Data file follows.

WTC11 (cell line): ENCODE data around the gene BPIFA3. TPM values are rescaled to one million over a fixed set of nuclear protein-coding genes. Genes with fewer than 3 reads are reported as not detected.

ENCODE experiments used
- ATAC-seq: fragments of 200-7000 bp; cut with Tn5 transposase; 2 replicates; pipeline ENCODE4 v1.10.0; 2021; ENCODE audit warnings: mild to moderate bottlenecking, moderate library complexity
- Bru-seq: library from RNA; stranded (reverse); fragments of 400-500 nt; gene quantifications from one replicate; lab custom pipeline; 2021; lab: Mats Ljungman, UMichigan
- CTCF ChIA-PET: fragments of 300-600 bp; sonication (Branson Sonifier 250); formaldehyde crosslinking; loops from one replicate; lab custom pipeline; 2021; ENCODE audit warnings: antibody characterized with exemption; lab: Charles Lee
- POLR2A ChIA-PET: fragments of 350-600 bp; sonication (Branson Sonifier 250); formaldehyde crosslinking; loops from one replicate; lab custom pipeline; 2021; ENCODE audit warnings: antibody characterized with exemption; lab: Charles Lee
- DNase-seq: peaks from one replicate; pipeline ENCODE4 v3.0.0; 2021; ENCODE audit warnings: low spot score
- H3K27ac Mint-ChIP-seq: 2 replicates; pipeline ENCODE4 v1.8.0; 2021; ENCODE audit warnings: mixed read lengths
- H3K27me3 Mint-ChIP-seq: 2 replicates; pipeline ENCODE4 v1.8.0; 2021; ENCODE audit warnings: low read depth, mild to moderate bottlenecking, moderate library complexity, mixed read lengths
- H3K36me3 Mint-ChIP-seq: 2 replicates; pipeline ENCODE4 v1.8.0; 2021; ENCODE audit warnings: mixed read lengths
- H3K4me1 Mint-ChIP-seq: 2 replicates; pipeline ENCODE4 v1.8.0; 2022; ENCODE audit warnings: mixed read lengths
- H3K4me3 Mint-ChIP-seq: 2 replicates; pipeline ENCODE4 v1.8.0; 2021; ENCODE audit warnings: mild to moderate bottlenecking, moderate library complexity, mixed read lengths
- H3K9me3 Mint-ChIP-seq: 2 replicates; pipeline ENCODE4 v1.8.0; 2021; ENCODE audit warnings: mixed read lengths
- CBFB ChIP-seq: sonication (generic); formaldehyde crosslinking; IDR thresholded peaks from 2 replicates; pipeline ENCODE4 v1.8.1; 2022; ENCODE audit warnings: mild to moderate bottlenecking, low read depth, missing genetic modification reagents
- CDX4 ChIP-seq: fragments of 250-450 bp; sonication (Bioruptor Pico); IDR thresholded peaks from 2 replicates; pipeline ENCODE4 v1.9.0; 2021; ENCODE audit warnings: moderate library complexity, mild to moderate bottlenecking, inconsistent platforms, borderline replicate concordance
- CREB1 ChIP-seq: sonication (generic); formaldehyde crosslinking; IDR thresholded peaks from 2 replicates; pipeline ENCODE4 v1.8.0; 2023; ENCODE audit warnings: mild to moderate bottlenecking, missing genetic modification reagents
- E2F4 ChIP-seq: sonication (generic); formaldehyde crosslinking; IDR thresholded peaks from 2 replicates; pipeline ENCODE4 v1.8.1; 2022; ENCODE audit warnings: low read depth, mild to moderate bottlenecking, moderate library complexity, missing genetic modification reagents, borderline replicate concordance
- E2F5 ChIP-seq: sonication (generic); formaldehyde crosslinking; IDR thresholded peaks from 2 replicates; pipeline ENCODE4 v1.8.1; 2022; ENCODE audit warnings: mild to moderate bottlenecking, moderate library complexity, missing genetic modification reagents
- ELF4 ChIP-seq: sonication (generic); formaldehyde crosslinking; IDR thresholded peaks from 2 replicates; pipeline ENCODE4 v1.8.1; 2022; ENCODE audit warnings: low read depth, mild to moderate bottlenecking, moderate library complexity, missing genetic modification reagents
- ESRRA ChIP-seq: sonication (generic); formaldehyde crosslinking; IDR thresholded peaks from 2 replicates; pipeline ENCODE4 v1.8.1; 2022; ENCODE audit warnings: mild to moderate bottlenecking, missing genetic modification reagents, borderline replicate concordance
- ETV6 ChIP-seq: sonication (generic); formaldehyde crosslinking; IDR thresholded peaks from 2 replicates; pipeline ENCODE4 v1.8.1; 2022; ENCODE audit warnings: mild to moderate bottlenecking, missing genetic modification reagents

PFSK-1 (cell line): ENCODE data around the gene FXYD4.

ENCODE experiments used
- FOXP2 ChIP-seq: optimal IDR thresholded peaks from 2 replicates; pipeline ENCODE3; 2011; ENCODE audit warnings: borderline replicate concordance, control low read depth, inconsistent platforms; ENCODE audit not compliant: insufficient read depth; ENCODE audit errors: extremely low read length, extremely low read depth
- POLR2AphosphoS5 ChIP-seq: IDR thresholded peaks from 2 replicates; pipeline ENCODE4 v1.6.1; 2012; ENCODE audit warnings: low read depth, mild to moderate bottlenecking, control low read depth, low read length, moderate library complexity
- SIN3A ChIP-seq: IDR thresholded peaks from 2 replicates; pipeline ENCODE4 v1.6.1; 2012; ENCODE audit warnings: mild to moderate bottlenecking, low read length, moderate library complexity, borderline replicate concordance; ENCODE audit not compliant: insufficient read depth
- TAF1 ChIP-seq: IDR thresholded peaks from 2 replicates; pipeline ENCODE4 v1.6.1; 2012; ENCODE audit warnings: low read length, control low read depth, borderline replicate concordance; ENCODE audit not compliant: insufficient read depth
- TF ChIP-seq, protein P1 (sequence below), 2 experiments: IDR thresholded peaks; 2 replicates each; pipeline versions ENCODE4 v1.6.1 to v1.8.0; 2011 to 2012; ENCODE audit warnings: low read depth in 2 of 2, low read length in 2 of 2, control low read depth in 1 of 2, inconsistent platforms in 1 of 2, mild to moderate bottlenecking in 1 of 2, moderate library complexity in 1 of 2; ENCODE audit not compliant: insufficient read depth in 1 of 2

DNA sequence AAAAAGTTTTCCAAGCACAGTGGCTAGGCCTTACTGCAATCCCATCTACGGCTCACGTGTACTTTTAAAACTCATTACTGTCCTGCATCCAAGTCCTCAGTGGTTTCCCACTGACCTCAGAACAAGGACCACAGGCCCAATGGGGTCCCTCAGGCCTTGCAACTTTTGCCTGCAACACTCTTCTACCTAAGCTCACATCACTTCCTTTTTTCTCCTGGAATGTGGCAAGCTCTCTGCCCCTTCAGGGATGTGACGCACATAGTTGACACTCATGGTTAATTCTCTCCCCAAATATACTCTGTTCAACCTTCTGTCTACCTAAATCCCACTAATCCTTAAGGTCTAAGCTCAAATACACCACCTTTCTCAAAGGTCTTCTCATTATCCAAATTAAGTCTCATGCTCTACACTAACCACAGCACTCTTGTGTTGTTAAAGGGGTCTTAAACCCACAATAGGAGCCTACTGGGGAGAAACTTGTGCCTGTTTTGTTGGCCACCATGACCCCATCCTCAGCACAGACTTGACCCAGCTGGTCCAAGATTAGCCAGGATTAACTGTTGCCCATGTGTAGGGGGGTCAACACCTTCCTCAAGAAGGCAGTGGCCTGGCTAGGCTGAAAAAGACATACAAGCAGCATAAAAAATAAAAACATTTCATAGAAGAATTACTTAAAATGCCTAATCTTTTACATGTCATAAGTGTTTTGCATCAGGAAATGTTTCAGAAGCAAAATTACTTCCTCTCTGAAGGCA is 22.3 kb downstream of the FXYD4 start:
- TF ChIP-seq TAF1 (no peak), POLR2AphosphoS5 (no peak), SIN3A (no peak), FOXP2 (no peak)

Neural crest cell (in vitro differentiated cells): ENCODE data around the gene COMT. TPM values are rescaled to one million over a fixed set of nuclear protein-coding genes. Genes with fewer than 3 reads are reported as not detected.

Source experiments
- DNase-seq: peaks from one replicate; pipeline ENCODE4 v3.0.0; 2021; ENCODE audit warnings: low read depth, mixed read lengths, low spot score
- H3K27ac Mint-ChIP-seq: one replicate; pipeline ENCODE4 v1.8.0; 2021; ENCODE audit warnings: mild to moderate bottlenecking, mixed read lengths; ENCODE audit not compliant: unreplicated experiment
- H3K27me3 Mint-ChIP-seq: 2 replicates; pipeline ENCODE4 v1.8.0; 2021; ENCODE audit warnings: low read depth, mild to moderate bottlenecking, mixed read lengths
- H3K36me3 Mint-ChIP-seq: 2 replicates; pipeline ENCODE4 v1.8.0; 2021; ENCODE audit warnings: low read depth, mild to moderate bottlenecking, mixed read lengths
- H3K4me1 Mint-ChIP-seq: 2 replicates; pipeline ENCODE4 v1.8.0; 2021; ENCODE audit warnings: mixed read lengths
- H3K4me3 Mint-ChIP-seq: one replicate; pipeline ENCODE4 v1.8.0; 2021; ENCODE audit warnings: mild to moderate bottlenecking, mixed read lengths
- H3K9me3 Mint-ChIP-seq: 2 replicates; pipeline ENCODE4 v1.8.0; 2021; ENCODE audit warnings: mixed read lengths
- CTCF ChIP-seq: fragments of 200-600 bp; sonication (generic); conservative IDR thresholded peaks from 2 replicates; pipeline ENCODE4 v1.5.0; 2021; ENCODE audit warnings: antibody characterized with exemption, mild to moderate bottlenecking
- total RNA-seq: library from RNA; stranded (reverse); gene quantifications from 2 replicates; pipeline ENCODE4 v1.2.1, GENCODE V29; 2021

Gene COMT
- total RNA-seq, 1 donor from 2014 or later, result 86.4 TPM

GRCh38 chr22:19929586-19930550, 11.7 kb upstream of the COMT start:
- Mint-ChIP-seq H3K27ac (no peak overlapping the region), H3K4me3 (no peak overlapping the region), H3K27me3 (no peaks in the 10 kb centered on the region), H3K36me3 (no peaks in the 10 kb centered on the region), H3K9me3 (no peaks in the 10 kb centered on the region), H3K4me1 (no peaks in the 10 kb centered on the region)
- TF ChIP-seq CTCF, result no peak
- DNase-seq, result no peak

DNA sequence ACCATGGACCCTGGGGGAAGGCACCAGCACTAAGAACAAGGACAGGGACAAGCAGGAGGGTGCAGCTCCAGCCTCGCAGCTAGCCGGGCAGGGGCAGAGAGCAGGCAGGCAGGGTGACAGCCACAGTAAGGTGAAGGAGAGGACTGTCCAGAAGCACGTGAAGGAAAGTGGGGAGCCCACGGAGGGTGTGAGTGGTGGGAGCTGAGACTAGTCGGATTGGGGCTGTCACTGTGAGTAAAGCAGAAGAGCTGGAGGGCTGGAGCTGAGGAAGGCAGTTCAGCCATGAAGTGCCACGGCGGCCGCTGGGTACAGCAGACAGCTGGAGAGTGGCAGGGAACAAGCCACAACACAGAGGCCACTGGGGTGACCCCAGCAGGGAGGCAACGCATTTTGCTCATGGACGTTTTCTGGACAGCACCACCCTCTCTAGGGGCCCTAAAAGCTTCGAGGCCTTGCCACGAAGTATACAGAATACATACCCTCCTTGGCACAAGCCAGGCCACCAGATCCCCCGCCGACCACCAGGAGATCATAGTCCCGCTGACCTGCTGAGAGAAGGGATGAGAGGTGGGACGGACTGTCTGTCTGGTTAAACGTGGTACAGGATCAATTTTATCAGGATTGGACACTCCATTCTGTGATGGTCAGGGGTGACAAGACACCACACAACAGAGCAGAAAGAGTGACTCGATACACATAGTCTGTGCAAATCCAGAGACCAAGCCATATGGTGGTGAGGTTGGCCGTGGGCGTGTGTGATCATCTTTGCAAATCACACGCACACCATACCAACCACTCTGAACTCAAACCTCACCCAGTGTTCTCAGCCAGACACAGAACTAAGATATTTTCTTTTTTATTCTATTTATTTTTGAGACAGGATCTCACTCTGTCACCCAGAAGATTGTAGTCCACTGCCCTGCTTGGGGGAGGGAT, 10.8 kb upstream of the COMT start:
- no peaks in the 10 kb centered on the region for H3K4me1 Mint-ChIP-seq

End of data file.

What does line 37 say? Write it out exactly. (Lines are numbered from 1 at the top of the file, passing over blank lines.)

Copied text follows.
- H3K4me1 Mint-ChIP-seq: 2 replicates; pipeline ENCODE4 v1.8.0; 2021; ENCODE audit warnings: mixed read lengths